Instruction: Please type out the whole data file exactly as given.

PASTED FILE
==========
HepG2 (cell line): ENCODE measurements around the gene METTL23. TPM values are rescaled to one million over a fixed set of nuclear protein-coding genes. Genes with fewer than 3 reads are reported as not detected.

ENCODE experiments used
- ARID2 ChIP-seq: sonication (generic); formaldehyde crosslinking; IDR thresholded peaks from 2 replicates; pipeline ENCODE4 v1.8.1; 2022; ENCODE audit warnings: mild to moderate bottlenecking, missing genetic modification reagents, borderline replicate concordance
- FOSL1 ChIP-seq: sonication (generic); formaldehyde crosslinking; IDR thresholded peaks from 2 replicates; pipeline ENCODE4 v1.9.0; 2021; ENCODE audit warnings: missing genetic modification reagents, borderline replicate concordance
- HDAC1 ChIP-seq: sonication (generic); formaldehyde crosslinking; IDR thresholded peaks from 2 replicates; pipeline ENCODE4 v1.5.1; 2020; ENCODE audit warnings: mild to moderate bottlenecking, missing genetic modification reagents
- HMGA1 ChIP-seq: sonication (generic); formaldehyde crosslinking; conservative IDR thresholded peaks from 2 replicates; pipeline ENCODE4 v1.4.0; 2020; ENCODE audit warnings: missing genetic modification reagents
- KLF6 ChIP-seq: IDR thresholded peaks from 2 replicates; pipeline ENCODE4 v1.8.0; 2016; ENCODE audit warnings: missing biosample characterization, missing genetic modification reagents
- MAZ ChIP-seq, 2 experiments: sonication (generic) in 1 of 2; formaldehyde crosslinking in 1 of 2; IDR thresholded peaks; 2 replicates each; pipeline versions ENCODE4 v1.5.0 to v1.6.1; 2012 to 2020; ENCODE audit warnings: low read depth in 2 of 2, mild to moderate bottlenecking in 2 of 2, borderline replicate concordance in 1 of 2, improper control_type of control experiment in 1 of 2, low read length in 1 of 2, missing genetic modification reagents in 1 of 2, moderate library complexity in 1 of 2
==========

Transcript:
HepG2 (cell line): ENCODE measurements around the gene METTL23. TPM values are rescaled to one million over a fixed set of nuclear protein-coding genes. Genes with fewer than 3 reads are reported as not detected.

ENCODE experiments used
- ARID2 ChIP-seq: sonication (generic); formaldehyde crosslinking; IDR thresholded peaks from 2 replicates; pipeline ENCODE4 v1.8.1; 2022; ENCODE audit warnings: mild to moderate bottlenecking, missing genetic modification reagents, borderline replicate concordance
- FOSL1 ChIP-seq: sonication (generic); formaldehyde crosslinking; IDR thresholded peaks from 2 replicates; pipeline ENCODE4 v1.9.0; 2021; ENCODE audit warnings: missing genetic modification reagents, borderline replicate concordance
- HDAC1 ChIP-seq: sonication (generic); formaldehyde crosslinking; IDR thresholded peaks from 2 replicates; pipeline ENCODE4 v1.5.1; 2020; ENCODE audit warnings: mild to moderate bottlenecking, missing genetic modification reagents
- HMGA1 ChIP-seq: sonication (generic); formaldehyde crosslinking; conservative IDR thresholded peaks from 2 replicates; pipeline ENCODE4 v1.4.0; 2020; ENCODE audit warnings: missing genetic modification reagents
- KLF6 ChIP-seq: IDR thresholded peaks from 2 replicates; pipeline ENCODE4 v1.8.0; 2016; ENCODE audit warnings: missing biosample characterization, missing genetic modification reagents
- MAZ ChIP-seq, 2 experiments: sonication (generic) in 1 of 2; formaldehyde crosslinking in 1 of 2; IDR thresholded peaks; 2 replicates each; pipeline versions ENCODE4 v1.5.0 to v1.6.1; 2012 to 2020; ENCODE audit warnings: low read depth in 2 of 2, mild to moderate bottlenecking in 2 of 2, borderline replicate concordance in 1 of 2, improper control_type of control experiment in 1 of 2, low read length in 1 of 2, missing genetic modification reagents in 1 of 2, moderate library complexity in 1 of 2